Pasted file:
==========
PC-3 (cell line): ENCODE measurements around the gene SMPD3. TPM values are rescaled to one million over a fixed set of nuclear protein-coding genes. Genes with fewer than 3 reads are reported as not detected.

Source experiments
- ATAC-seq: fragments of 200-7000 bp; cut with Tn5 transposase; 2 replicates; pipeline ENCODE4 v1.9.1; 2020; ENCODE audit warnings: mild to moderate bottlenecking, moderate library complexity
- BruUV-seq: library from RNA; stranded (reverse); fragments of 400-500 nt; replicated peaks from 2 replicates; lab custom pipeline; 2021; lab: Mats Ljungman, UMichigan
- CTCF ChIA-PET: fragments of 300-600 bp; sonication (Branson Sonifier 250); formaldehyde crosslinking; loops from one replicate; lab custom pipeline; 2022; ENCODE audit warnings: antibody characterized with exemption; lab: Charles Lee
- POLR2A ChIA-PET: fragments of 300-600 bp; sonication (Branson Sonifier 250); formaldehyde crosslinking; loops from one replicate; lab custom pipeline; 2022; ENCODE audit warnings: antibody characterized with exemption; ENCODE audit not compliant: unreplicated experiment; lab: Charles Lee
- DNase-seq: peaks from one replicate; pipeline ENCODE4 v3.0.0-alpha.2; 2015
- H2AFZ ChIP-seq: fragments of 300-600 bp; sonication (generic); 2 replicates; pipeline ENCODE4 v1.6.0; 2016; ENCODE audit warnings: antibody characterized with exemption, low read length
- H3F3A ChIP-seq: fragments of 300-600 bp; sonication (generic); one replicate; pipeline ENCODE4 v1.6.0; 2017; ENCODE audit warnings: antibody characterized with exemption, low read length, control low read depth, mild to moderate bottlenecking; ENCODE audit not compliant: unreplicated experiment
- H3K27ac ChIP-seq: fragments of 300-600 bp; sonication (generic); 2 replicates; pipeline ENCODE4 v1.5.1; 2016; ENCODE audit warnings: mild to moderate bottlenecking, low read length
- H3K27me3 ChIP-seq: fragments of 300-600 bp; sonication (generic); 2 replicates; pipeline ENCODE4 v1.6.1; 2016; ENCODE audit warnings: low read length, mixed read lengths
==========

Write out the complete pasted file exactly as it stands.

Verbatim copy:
PC-3 (cell line): ENCODE measurements around the gene SMPD3. TPM values are rescaled to one million over a fixed set of nuclear protein-coding genes. Genes with fewer than 3 reads are reported as not detected.

Source experiments
- ATAC-seq: fragments of 200-7000 bp; cut with Tn5 transposase; 2 replicates; pipeline ENCODE4 v1.9.1; 2020; ENCODE audit warnings: mild to moderate bottlenecking, moderate library complexity
- BruUV-seq: library from RNA; stranded (reverse); fragments of 400-500 nt; replicated peaks from 2 replicates; lab custom pipeline; 2021; lab: Mats Ljungman, UMichigan
- CTCF ChIA-PET: fragments of 300-600 bp; sonication (Branson Sonifier 250); formaldehyde crosslinking; loops from one replicate; lab custom pipeline; 2022; ENCODE audit warnings: antibody characterized with exemption; lab: Charles Lee
- POLR2A ChIA-PET: fragments of 300-600 bp; sonication (Branson Sonifier 250); formaldehyde crosslinking; loops from one replicate; lab custom pipeline; 2022; ENCODE audit warnings: antibody characterized with exemption; ENCODE audit not compliant: unreplicated experiment; lab: Charles Lee
- DNase-seq: peaks from one replicate; pipeline ENCODE4 v3.0.0-alpha.2; 2015
- H2AFZ ChIP-seq: fragments of 300-600 bp; sonication (generic); 2 replicates; pipeline ENCODE4 v1.6.0; 2016; ENCODE audit warnings: antibody characterized with exemption, low read length
- H3F3A ChIP-seq: fragments of 300-600 bp; sonication (generic); one replicate; pipeline ENCODE4 v1.6.0; 2017; ENCODE audit warnings: antibody characterized with exemption, low read length, control low read depth, mild to moderate bottlenecking; ENCODE audit not compliant: unreplicated experiment
- H3K27ac ChIP-seq: fragments of 300-600 bp; sonication (generic); 2 replicates; pipeline ENCODE4 v1.5.1; 2016; ENCODE audit warnings: mild to moderate bottlenecking, low read length
- H3K27me3 ChIP-seq: fragments of 300-600 bp; sonication (generic); 2 replicates; pipeline ENCODE4 v1.6.1; 2016; ENCODE audit warnings: low read length, mixed read lengths